Transparency.  Every month the value of your investments stares you in the face.  In contrast, it takes a real effort (ordering an appraisal, doing extensive market research) to determine the current value of your real estate investment.  This is why you might even shrug if I ask you what it’s worth.  You probably don’t even know for sure.  In contrast, it is hard to ignore the changing value of your investment portfolio.

Reality Check.  The value assigned to your stock and bond portfolio may change from day to day or month to month – but this is not really that different than real estate.  It is the value to SOMEONE ELSE at THIS SINGULAR POINT IN TIME.  If you aren’t planning to sell – TODAY’S MARKET PRICE IS COMPLETELY IRRELEVANT.  It takes a bit of fortitude at times – but you will be a better investor if you can shift focus away from the current market value and think more like a real estate investor.  Don’t cling to tightly to today’s gains – don’t get emotional about today’s losses.  In either case, there will be a new value tomorrow.  Better to focus deeper on the underlying money earning potential of the investments you own over the long run – just like the real estate investor.    

Cash Flow and profit visibility.  The tenants in your investment property send you checks every month.  You can see how the investment generates income.  The profits generated by your stock and bond investments are difficult to see.  Especially if you are reinvesting dividends and interest income – there is no visible income to your household – so your focus shifts naturally to the value on the investment account statement.

Reality Check.  Owning a stock index fund means you own a share of every dollar of profits earned by every single corporation represented in the fund.  You can see the dividend and interest income on your monthly statement – but did you know that represents only a portion of the profits earned by the companies you own?   Behind the scenes, “you” are investing profits for future growth by investing in research and development, expanding operations, and even buying back stock.  Just as with the apartment building, profits may suffer from time to time, and stock values as well – but over the long term corporations generate profit – and lots of it!  This is the power that has driven stock market returns over generations – and it is unlikely that corporate obsession with profits (ultimately for YOUR benefit) will end anytime soon.  Economic downturn coming?  Recession?  Corporations will do what they always do to protect profits – cut staff, shelve expansion plans, etc.  When you own stocks, all of corporate America is going to work for you every day, regardless of what the economy is doing, to protect and grow your investment.  That knowledge should help you sleep at night.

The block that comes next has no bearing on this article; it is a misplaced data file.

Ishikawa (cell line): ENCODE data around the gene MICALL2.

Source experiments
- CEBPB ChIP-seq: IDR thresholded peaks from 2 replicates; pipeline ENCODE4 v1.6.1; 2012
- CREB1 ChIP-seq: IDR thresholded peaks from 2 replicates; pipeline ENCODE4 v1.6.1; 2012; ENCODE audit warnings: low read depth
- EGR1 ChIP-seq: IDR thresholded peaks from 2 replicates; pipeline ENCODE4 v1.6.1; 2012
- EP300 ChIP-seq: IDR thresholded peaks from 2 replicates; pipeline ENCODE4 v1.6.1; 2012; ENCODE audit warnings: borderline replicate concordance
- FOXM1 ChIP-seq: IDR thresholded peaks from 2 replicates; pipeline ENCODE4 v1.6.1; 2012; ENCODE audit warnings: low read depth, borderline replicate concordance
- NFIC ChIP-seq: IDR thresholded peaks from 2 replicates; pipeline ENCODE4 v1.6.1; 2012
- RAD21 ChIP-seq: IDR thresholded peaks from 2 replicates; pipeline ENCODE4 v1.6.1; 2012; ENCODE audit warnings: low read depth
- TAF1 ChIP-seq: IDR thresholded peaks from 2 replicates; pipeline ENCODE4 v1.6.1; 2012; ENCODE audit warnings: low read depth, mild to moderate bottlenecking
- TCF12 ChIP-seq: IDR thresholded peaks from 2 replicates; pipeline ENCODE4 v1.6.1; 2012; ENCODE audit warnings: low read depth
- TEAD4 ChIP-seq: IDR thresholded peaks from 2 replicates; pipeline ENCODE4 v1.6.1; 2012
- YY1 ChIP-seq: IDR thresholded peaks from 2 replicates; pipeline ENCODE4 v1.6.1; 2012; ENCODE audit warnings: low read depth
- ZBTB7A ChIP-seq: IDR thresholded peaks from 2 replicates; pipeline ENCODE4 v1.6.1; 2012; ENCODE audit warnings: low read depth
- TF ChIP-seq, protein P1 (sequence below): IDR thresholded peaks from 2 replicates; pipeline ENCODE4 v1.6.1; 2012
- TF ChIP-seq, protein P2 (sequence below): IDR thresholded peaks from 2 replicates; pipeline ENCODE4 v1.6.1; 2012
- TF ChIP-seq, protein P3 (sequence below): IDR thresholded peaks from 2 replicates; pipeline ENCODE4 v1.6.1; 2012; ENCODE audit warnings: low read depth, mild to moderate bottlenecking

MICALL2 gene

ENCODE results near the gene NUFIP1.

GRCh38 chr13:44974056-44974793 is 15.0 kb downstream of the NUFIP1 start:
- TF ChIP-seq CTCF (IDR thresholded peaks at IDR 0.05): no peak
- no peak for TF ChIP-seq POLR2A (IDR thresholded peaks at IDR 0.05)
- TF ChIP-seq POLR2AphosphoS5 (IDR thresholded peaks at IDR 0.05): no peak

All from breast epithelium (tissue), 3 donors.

As for bonds – the value of a bond fund may swing up and down somewhat with interest rates and economic conditions, but it is the interest being paid month after month, either reinvesting and buying more shares, or distributing out to fuel your spending needs – that is the true driver of long term value.  No different from our real estate investment generating rent – just not as visible or obvious.

Paper vs Bricks and Mortar.  You can see, feel, and touch your investment property.  This inspires confidence.  You know there is something tangible in place, something you can always sell if needed.  A paper statement or image on the computer screen seems less tangible, and less comforting.

Reality Check.  Remember that stock ownership IS real.  It is no more a “paper investment” than the deed on your investment property is a “paper investment”.   Every stock represents a share of ownership in a company.  You are not only entitled to a share in that company’s profits – but you also own its assets.  Own Toyota stock – you own its factories, office buildings, and distribution network.  Own Apple stock – you own its intellectual property.  Own Merck?  You own rights to its drug pipeline and research facilities.  Own an index fund – you own a slice of the most powerful money making machine the world has ever known – the American economy.